Climate news floods Florida

Even though the U.S. Department of Agriculture knows that without studies showing its dangers, climate change is not really happening, news outlets in Florida are banding together to talk about the weather:

Now six Florida news organizations — The Miami Herald, South Florida Sun Sentinel, Tampa Bay Times, Palm Beach Post, Orlando Sentinel, and WLRN — are forming a partnership to cover climate change stories together. They’ll start out by sharing content across their newsrooms, but over time are hoping to collaborate on reporting as well. The partnership may also expand to include universities and nonprofit newsrooms.

“We aim to be the ProPublica of environmental reporting for our state,” Nicholas Moschella, editor of The Palm Beach Post, said in a statement.

Many of the participating news organizations have worked together in some capacity in the past. The Miami Herald and WLRN have had an editorial partnership for 15 years and share newsrooms, for instance, and the Herald, WLRN, Sun Sentinel, and Post are already partners on The Invading Sea, an investigation into sea-level rise. “This is an opportunity to maximize our ability to cover the biggest story of our lives,” said Julie Anderson, executive editor of the Sun Sentinel and Orlando Sentinel, both Tribune papers.

Just for scale, the  U.S. is also surrounded on two sides by water and supposedly split down the middle by… indecision.

The Way We Develop

plosOneSEStories we tell children about a long ago time and place, a verdant, green land with cities and towns that glistened within their limits and only slipped beyond those with the greatest care and caution. Linked by tiny roads and fast rail lines, seen from the air the denser areas were surrounded by neat parcels under cultivation. It all looked so orderly and organized to work properly, if not effectively. Oh, yes, then there was that other meaning of denser:

Giant urban sprawl could pave over thousands of acres of forest and agriculture, connecting Raleigh to Atlanta by 2060, if growth continues at its current pace, according to a newly released research paper from the U.S. Geological Survey.

“We could be looking at a seamless corridor of urban development,” said Adam Terando, a research ecologist with the USGS and an adjunct professor at North Carolina State University who was the study’s lead author.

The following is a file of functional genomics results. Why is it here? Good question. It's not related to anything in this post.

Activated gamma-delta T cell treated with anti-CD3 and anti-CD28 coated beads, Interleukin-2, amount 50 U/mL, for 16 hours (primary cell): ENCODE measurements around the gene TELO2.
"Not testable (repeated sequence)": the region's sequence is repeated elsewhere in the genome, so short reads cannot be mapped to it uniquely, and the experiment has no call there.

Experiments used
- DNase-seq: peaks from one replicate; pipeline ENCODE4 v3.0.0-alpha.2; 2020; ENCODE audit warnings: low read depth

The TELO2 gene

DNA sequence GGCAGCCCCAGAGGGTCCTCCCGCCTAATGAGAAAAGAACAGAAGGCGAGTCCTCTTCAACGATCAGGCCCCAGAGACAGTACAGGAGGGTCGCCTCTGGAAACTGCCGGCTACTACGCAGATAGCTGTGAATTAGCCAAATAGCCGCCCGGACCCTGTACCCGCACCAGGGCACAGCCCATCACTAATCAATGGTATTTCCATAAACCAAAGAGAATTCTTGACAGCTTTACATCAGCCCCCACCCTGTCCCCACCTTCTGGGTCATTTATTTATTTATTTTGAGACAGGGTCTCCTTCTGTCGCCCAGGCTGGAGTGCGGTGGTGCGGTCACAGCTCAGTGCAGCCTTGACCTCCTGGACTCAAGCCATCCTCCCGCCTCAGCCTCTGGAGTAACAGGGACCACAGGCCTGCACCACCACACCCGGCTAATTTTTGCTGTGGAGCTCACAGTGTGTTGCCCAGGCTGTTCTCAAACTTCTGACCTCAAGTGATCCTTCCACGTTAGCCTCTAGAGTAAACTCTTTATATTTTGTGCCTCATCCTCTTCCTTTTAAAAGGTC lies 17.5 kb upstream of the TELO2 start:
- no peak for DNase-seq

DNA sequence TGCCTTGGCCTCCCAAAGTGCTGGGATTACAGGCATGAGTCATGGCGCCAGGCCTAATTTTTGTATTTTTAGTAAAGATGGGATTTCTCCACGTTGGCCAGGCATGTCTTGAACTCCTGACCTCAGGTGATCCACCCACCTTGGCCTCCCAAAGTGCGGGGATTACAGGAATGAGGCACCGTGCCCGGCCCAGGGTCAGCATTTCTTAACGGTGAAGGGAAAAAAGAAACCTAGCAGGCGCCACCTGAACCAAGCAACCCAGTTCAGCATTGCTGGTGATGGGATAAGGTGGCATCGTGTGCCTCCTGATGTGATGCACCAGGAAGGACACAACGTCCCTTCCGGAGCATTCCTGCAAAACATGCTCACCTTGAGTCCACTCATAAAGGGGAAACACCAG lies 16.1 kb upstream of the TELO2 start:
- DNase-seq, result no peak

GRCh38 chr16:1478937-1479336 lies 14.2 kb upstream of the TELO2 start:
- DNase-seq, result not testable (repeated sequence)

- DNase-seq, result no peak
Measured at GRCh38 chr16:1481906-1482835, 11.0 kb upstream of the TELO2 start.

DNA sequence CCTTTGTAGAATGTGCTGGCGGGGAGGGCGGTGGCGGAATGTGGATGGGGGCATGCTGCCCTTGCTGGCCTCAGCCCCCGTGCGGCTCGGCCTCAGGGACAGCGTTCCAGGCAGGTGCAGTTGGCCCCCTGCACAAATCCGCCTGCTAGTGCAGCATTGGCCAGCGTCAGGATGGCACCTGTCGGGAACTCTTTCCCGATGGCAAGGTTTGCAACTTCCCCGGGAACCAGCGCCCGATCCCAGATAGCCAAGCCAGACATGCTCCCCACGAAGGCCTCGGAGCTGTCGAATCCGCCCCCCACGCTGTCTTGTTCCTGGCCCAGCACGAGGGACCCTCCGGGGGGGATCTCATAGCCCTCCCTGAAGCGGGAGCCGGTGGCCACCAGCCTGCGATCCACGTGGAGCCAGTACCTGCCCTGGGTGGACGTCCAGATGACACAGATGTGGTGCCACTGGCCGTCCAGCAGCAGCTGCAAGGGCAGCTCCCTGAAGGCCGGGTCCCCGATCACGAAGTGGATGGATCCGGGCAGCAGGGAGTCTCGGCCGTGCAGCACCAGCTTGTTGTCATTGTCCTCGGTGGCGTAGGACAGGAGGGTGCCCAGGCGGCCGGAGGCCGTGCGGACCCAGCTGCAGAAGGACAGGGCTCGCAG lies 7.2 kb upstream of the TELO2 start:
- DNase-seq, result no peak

The development will engulf land from North Carolina to Georgia, and possibly spread to Birmingham, Ala., “if we continue to develop urban areas in the Southeast the way we have for the past 60 years,” he said.

Combining USGS demographic modeling with North Carolina State’s High Performance Computing Services and analyzing the data for six years, Terando and his five co-authors estimated that urbanization in the Southeast will increase by up to 190 percent.

See also, the Myth of Progress for further edification. That orderly view is also available, but you’ll have to make arrangements to take a different route.

Image: The Southeast U.S. region used in this study. (Terando et. al/PLOS One)


I’ve been re-reading an old issue of Harper’s Magazine from 2007 that I came across in the home kids office while looking for something else – love when that happens, though it’s something that is being disappeared by our ability to search the internet and find only what we want (but that’s another issue for another Friday).

Anyway, there’s a fantastic article by Pankaj Mishra in that issue, a review of two books on India and China. A man after my own heart, the article is called It’s a round world after all: India, China, and the global economy and Mishra provides full service by going back to the musings of Henry Luce in Time and Life to show how western commentators, governments, markets and financial sectors (currently, we are ruled in all but name by a mash-up of these last three two) have consistently gotten China and India wrong, with vast and mostly irredeemable consequences for all of us. Unfortunately, this fine piece of history and journalism is behind a paywall and hence, will not be our focus right now, but I encourage you to seek it out if at all possible (come hither, internets!).